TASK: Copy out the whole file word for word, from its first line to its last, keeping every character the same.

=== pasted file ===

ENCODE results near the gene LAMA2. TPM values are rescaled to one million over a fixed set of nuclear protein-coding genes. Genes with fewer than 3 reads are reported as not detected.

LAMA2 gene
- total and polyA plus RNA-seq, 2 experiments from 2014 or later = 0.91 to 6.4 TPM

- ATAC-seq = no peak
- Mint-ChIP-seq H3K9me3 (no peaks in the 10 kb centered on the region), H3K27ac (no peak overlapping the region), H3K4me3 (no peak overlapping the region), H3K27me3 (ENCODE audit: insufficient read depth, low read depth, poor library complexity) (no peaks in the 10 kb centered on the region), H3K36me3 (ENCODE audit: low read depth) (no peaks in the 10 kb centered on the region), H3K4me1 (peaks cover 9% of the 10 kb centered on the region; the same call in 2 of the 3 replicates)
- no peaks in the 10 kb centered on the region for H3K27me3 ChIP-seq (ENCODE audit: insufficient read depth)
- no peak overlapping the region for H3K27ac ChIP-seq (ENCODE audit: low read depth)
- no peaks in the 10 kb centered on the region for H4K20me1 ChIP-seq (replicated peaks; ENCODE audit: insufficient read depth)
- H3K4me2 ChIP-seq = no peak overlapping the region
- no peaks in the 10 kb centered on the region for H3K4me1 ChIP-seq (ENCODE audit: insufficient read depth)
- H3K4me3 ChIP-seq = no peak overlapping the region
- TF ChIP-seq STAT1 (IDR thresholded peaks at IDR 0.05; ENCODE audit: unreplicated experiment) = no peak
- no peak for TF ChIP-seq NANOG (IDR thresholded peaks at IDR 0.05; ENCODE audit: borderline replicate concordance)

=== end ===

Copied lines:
ENCODE results near the gene LAMA2. TPM values are rescaled to one million over a fixed set of nuclear protein-coding genes. Genes with fewer than 3 reads are reported as not detected.

LAMA2 gene
- total and polyA plus RNA-seq, 2 experiments from 2014 or later = 0.91 to 6.4 TPM

- ATAC-seq = no peak
- Mint-ChIP-seq H3K9me3 (no peaks in the 10 kb centered on the region), H3K27ac (no peak overlapping the region), H3K4me3 (no peak overlapping the region), H3K27me3 (ENCODE audit: insufficient read depth, low read depth, poor library complexity) (no peaks in the 10 kb centered on the region), H3K36me3 (ENCODE audit: low read depth) (no peaks in the 10 kb centered on the region), H3K4me1 (peaks cover 9% of the 10 kb centered on the region; the same call in 2 of the 3 replicates)
- no peaks in the 10 kb centered on the region for H3K27me3 ChIP-seq (ENCODE audit: insufficient read depth)
- no peak overlapping the region for H3K27ac ChIP-seq (ENCODE audit: low read depth)
- no peaks in the 10 kb centered on the region for H4K20me1 ChIP-seq (replicated peaks; ENCODE audit: insufficient read depth)
- H3K4me2 ChIP-seq = no peak overlapping the region
- no peaks in the 10 kb centered on the region for H3K4me1 ChIP-seq (ENCODE audit: insufficient read depth)
- H3K4me3 ChIP-seq = no peak overlapping the region
- TF ChIP-seq STAT1 (IDR thresholded peaks at IDR 0.05; ENCODE audit: unreplicated experiment) = no peak
- no peak for TF ChIP-seq NANOG (IDR thresholded peaks at IDR 0.05; ENCODE audit: borderline replicate concordance)